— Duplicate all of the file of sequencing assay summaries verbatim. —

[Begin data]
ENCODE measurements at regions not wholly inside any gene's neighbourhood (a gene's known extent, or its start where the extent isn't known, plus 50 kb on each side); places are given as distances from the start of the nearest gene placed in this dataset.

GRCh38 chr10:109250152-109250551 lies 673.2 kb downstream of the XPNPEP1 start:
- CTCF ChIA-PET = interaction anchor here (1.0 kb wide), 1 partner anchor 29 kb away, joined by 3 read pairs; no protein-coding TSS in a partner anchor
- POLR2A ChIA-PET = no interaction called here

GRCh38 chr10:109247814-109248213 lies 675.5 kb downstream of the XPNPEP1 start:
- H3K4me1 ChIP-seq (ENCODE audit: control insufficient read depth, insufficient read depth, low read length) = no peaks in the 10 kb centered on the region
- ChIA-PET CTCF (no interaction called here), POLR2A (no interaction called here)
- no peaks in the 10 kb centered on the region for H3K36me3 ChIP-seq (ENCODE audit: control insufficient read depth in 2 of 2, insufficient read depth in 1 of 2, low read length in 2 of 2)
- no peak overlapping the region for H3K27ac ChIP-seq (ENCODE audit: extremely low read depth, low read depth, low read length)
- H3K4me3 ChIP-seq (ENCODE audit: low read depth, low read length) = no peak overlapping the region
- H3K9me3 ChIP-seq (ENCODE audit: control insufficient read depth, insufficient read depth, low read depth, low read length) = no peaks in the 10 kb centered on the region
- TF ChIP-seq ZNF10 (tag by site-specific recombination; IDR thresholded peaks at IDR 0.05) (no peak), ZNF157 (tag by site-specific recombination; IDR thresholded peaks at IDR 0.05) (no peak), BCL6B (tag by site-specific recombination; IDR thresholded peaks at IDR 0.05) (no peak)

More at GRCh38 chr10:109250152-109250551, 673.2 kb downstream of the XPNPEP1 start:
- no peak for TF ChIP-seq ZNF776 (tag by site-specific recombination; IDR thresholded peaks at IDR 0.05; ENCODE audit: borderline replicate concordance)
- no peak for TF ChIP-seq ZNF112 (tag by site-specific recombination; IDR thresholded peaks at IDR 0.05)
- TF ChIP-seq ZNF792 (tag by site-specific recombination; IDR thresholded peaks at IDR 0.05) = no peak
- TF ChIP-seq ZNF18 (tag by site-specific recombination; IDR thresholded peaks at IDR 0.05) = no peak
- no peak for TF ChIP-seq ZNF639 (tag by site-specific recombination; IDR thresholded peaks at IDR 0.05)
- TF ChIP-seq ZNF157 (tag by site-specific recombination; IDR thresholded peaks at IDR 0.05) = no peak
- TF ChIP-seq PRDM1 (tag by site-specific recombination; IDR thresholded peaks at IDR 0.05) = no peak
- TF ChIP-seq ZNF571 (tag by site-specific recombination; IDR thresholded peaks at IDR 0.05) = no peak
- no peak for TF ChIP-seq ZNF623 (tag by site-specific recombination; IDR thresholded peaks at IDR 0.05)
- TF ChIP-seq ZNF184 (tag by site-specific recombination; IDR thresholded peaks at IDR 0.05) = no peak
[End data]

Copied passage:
ENCODE measurements at regions not wholly inside any gene's neighbourhood (a gene's known extent, or its start where the extent isn't known, plus 50 kb on each side); places are given as distances from the start of the nearest gene placed in this dataset.

GRCh38 chr10:109250152-109250551 lies 673.2 kb downstream of the XPNPEP1 start:
- CTCF ChIA-PET = interaction anchor here (1.0 kb wide), 1 partner anchor 29 kb away, joined by 3 read pairs; no protein-coding TSS in a partner anchor
- POLR2A ChIA-PET = no interaction called here

GRCh38 chr10:109247814-109248213 lies 675.5 kb downstream of the XPNPEP1 start:
- H3K4me1 ChIP-seq (ENCODE audit: control insufficient read depth, insufficient read depth, low read length) = no peaks in the 10 kb centered on the region
- ChIA-PET CTCF (no interaction called here), POLR2A (no interaction called here)
- no peaks in the 10 kb centered on the region for H3K36me3 ChIP-seq (ENCODE audit: control insufficient read depth in 2 of 2, insufficient read depth in 1 of 2, low read length in 2 of 2)
- no peak overlapping the region for H3K27ac ChIP-seq (ENCODE audit: extremely low read depth, low read depth, low read length)
- H3K4me3 ChIP-seq (ENCODE audit: low read depth, low read length) = no peak overlapping the region
- H3K9me3 ChIP-seq (ENCODE audit: control insufficient read depth, insufficient read depth, low read depth, low read length) = no peaks in the 10 kb centered on the region
- TF ChIP-seq ZNF10 (tag by site-specific recombination; IDR thresholded peaks at IDR 0.05) (no peak), ZNF157 (tag by site-specific recombination; IDR thresholded peaks at IDR 0.05) (no peak), BCL6B (tag by site-specific recombination; IDR thresholded peaks at IDR 0.05) (no peak)

More at GRCh38 chr10:109250152-109250551, 673.2 kb downstream of the XPNPEP1 start:
- no peak for TF ChIP-seq ZNF776 (tag by site-specific recombination; IDR thresholded peaks at IDR 0.05; ENCODE audit: borderline replicate concordance)
- no peak for TF ChIP-seq ZNF112 (tag by site-specific recombination; IDR thresholded peaks at IDR 0.05)
- TF ChIP-seq ZNF792 (tag by site-specific recombination; IDR thresholded peaks at IDR 0.05) = no peak
- TF ChIP-seq ZNF18 (tag by site-specific recombination; IDR thresholded peaks at IDR 0.05) = no peak
- no peak for TF ChIP-seq ZNF639 (tag by site-specific recombination; IDR thresholded peaks at IDR 0.05)
- TF ChIP-seq ZNF157 (tag by site-specific recombination; IDR thresholded peaks at IDR 0.05) = no peak
- TF ChIP-seq PRDM1 (tag by site-specific recombination; IDR thresholded peaks at IDR 0.05) = no peak
- TF ChIP-seq ZNF571 (tag by site-specific recombination; IDR thresholded peaks at IDR 0.05) = no peak
- no peak for TF ChIP-seq ZNF623 (tag by site-specific recombination; IDR thresholded peaks at IDR 0.05)
- TF ChIP-seq ZNF184 (tag by site-specific recombination; IDR thresholded peaks at IDR 0.05) = no peak